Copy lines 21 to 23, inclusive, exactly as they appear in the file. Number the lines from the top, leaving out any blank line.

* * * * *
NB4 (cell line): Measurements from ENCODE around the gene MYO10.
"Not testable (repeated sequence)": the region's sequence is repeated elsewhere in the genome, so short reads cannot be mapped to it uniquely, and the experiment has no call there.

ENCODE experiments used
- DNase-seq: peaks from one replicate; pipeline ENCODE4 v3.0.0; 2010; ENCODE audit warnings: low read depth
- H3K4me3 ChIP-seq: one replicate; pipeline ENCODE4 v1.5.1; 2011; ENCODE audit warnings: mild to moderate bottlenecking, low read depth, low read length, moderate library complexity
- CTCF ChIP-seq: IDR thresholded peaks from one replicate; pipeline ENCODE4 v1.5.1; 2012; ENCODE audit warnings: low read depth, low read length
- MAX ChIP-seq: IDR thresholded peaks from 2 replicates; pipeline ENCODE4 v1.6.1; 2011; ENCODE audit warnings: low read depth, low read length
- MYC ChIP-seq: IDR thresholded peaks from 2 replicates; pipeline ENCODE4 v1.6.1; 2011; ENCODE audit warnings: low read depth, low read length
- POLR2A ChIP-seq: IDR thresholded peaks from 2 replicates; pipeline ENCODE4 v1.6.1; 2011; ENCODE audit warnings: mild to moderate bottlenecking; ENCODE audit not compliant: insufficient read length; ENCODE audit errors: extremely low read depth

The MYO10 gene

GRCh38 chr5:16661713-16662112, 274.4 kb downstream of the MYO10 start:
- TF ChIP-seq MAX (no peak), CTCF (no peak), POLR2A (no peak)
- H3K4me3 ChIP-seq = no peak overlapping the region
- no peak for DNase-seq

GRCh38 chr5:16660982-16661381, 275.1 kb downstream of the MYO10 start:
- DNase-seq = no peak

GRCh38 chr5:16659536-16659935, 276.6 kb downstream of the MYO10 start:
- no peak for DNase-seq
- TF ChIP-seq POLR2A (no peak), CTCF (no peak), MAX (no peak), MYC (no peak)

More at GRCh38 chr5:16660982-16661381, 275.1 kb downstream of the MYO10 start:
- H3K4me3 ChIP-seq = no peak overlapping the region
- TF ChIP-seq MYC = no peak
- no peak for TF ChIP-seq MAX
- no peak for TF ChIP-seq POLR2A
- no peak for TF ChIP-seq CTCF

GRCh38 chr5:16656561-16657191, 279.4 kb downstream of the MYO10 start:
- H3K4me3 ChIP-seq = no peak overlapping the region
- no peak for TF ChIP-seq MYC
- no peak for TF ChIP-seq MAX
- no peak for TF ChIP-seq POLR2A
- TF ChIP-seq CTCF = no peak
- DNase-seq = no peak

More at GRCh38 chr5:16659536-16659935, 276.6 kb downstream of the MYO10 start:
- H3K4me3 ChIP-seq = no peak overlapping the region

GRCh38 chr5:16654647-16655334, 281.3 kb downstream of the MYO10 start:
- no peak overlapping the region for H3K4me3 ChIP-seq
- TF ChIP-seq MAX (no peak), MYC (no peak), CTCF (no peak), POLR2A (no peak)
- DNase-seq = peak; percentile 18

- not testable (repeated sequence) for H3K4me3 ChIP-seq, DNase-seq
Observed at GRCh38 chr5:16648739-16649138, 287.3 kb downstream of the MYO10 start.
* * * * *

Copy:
- H3K4me3 ChIP-seq = no peak overlapping the region
- TF ChIP-seq MYC = no peak
- no peak for TF ChIP-seq MAX